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Re: Disambiguation; keeping the "U" in "URI"

From: Sandro Hawke <sandro@w3.org>
Date: Wed, 24 Apr 2002 16:43:06 -0400
Message-Id: <200204242043.g3OKh7X06393@wadimousa.hawke.org>
To: Mark Baker <distobj@acm.org>
cc: Nick Matsakis <matsakis@mit.edu>, www-rdf-interest@w3.org

> Words like "web site" and "home page" just confuse discussions like
> this.  They're artificial.  If 99% of a large number of people say stuff
> like;
> <a href="http://www.ibm.com/">IBM</a> is a good company
> then that's sufficient to establish that "http://www.ibm.com/"
> identifies the company.

Hardly.  It's sufficient to establish that "IBM" identifies the
company and that the URI "http://www.ibm.com/" identifies a good
source of information about the company (specifically the company's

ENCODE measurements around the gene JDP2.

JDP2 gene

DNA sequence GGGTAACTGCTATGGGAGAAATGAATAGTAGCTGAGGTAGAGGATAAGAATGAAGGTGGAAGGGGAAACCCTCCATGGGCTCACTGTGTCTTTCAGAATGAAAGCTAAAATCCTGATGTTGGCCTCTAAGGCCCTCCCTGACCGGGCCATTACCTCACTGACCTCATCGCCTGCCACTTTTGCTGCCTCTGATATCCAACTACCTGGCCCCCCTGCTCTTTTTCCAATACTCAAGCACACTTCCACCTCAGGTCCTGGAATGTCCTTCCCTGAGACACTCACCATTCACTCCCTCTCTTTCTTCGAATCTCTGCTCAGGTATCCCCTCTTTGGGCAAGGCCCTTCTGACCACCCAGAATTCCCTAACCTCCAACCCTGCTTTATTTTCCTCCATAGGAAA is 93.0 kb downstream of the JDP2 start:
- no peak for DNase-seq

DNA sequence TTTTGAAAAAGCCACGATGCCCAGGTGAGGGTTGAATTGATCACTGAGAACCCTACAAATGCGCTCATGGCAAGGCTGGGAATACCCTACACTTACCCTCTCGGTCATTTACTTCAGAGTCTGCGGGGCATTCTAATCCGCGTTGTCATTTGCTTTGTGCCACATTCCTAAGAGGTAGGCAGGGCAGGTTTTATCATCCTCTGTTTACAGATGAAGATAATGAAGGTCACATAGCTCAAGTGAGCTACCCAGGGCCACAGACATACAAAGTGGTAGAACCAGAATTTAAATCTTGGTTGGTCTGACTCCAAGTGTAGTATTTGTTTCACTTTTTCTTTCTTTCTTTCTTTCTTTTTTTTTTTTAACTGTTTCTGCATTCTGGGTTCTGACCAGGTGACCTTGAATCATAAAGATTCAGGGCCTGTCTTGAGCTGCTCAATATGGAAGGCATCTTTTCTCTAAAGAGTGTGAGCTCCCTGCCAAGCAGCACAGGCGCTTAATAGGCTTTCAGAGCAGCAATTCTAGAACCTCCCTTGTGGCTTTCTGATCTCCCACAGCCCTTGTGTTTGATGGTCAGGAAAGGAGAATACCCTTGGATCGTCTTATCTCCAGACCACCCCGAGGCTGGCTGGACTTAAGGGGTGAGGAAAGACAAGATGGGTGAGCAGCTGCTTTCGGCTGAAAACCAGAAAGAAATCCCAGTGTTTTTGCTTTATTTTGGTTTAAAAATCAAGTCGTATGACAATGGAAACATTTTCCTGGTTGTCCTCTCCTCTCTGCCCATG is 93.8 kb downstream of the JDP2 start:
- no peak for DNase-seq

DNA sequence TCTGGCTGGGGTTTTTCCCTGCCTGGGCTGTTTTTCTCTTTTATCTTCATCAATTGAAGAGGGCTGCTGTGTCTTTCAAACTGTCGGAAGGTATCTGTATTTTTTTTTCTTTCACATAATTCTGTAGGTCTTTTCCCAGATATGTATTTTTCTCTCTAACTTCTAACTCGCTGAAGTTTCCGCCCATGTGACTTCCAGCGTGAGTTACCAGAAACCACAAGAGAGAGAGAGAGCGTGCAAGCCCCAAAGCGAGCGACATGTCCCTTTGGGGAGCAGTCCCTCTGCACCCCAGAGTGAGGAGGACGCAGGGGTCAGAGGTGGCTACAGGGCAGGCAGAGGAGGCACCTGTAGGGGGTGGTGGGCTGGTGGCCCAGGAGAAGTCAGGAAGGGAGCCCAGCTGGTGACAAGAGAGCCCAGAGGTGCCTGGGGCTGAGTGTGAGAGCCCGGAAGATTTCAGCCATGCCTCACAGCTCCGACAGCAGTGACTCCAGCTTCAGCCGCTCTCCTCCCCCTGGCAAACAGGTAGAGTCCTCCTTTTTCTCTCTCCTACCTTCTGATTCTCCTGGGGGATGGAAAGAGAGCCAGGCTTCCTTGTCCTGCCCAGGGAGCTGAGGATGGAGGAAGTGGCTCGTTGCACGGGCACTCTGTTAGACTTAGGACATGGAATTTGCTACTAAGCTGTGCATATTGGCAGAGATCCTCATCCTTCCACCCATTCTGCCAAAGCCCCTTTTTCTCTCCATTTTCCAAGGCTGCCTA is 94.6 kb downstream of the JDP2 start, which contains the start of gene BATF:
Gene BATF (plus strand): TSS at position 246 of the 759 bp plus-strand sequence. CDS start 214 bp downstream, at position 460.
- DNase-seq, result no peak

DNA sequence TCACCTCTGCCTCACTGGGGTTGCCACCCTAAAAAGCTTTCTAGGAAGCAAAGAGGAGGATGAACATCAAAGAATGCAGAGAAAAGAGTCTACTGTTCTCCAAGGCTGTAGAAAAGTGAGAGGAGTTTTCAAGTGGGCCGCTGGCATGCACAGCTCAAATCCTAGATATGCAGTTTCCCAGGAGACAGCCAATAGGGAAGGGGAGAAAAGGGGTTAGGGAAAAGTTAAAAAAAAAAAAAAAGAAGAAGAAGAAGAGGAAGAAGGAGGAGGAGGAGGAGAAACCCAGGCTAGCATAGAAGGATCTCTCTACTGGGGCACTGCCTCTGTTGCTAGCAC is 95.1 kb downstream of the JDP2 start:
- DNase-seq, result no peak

official website).

Clicking on a link in a hypertext system means "tell me more about
this thing".  The "thing" is identified to the user in your example as
"IBM".  The web tells you more about things by fetching and displaying
web pages containing natural-language information about them.  Nowhere
in the system is the thing itself formally identified, just the place
where you can get some information.

In other words, an HTTP URI denotes a potential source for
information.  Pure and simple, and so obvious that you don't like it,
it seems.  (It's also a potential sink for POST and PUT.)

TimBL, with his "cool URLs don't change" perspective, says the
information at some address should remain constant or improved, so one
can treat the URI as if it denoted the collection of information
itself, I think.  This approach is somewhere between best practice and
wishful thinking.

    -- sandro
Received on Wednesday, 24 April 2002 16:48:11 UTC

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